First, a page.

Peaks to Plains Trail
The Peaks to Plains Project Vision
The vision of the Peaks to Plains Trail is a 65-mile trail of statewide significance that will serve the 3 million residents of the Denver metro area. The goal is that the Peaks to Plains Trail will one day connect the South Platte Trail in Denver to the headwaters of Clear Creek at Loveland Pass. Once completed, it will connect four counties and seven cities, with a total elevation gain of more than 1 mile.
This legacy trail project will offer visitors a truly quintessential Colorado experience. That is why it was chosen as one of former Governor Hickenlooper’s 16 highest priority trail projects in the state as part of the Colorado the Beautiful Initiative.
The first portions of the Peaks to Plains Trail in Clear Creek Canyon Park opened in 2016 and 2017, offering four miles of 10-foot-wide paved surface right along Clear Creek. The next step will be continuing the trail east to Golden with the Mouth of the Canyon segment.
Jeffco Open Space started on the second segment of the Clear Creek Canyon stretch in 2018 with a contract for design from the east entrance of the canyon at the intersection of US 6/Hwy 58/Hwy 93, west to Tunnel 1.
Construction on the Mouth of the Canyon section is scheduled to begin in May. The majority of work is expected to be completed by November 2020. The work will focus on building a 1.75-mile long section of trail from the intersection of US 6/Highway 58/Highway 93 west to Tunnel 1.
Potential Impacts of Construction
In 2019, most of the work will focus on building the trail on the south side of Clear Creek. This work could have minor impacts to people using the existing trails along the creek, but it should have minimal effect on US 6 traffic. Any work that could affect US 6 traffic is anticipated to be done in 2020 in conjunction with unrelated tunnel work the Colorado Department of Transportation is doing. More information on this work and any associated travel impacts will be available as this work approaches.
As with any construction project, the general public should exercise caution when in this area and be prepared for the following:
- Slow moving construction trucks merging on and off US 6
- Short-term delays for visitors to allow construction equipment to pass
- Potential closures of existing trails in the area
- Construction equipment and noise along the banks of Clear Creek during daytime hours
- Possible short-term limitations on creek access to accommodate construction activities
- Travel impacts on U.S. 6 in 2020 to accommodate multiple construction projects
- Closure of existing parking areas along U.S. 6 in 2020 while the new parking lots are built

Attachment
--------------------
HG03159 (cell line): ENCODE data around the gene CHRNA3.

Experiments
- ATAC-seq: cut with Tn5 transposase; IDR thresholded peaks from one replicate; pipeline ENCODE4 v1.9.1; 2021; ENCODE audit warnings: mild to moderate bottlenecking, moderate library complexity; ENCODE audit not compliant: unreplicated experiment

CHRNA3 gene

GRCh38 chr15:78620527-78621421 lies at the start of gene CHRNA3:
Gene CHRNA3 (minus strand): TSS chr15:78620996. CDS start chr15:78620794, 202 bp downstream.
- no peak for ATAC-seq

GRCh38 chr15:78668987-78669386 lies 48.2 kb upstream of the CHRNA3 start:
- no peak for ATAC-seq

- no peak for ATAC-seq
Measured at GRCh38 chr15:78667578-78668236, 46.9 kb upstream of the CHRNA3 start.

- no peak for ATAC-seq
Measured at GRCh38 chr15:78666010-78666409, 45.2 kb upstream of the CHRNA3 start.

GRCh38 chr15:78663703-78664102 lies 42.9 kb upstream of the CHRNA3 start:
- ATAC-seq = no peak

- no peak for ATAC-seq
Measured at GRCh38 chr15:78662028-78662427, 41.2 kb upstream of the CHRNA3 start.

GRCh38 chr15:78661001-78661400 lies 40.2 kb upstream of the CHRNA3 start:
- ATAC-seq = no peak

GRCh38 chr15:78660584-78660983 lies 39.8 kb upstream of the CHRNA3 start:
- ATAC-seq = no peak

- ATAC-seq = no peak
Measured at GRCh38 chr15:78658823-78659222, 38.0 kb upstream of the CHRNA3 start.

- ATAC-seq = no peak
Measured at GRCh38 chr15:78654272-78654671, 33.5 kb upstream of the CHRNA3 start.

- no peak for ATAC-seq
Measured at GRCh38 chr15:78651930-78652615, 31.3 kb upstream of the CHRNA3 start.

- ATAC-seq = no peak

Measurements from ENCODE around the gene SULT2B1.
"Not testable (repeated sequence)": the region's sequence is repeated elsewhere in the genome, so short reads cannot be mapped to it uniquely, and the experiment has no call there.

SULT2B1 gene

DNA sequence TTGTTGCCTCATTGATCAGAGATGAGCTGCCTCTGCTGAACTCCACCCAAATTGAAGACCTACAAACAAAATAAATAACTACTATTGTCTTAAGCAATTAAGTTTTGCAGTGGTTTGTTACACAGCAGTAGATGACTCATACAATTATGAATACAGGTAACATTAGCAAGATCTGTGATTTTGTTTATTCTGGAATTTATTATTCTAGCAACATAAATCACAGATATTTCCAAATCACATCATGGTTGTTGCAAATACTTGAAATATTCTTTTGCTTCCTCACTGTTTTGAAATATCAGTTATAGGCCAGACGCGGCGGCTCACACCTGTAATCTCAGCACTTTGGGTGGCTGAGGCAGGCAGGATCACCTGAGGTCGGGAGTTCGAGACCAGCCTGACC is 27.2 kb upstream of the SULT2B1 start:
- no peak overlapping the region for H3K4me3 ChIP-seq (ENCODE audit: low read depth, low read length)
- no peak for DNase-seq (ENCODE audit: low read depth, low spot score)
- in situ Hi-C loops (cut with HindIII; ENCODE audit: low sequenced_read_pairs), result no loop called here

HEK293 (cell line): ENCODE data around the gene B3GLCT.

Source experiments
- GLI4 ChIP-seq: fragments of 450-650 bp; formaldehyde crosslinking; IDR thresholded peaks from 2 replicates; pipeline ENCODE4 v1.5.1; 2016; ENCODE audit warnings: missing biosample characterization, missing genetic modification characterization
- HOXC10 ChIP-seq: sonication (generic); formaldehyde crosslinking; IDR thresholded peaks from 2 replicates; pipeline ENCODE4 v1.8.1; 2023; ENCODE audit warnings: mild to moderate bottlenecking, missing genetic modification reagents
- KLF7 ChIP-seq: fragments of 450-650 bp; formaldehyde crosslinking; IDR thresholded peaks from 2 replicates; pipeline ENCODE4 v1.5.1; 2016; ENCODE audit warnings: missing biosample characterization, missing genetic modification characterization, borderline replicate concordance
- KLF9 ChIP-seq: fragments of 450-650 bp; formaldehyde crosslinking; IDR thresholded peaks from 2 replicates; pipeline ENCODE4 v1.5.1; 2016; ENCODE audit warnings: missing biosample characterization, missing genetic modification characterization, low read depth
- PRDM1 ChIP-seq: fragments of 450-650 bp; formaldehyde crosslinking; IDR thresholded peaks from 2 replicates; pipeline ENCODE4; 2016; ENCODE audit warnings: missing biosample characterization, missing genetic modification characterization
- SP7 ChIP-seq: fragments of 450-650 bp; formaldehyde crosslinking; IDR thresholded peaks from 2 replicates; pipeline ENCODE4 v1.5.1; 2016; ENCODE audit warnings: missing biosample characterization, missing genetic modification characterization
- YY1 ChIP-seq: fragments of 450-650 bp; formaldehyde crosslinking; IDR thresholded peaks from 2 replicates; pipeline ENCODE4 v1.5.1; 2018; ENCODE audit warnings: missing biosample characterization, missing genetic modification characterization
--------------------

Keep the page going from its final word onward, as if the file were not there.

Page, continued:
The result of the project includes 1.75 miles of new Peaks to Plains trail, two developed trailheads with amenities, two new bridges, and design work for improvements and restoration of approximately 1.5 miles of the Welch Ditch trail, including 0.5 miles of the historic wooden flume. The wooden flume is currently closed to visitors but will be open to the public after the repairs are completed. The restored trail along the Welch Ditch flume will be hiker-only.
Project complexities include steep canyon walls, narrow trail corridor, sensitive riparian areas, the creek, historic structures, access, minimizing impacts to visitors, and the Ute Ladies’ Tresses Orchid—a federally threatened species.
View Video About the Mouth of the Canyon Project
View Mouth of the Canyon Project Map
View Mouth of the Canyon Project Fact Sheet
View Mouth of the Canyon Project Community Meeting Presentation
View Mouth of the Canyon Project Community Meeting Q&A
View Peaks to Plains Trail in Clear Creek Canyon Map
Through a partnership with Clear Creak County Open Space, the first segment of the Peaks to Plains trail in Clear Creek Canyon opened in summer 2016. This 3-mile segment of trail, two miles in Jefferson County and one in Clear Creek County, is a 10-foot-wide, stained concrete surface, with 500 feet in elevation gain, six new or improved river access points, the Mayhem Gulch trailhead, and three bridges across Clear Creek. The bridges have overlooks so that visitors can enjoy the view over the water. The trail is multi-use and welcomes a variety of recreational activities.
In fall 2017, the final three quarters of a mile of the first segment of trail opened, along with a developed recreation area and trailhead. The Big Easy trailhead and recreation area has a restroom, 54 parking spaces, fishing platforms over the water, picnic pavilions, a geology garden, and a boardwalk in areas where vegetation needs to be protected. A new bridge also spans the creek, which connects to the Mayhem Gulch trailhead westward up the canyon.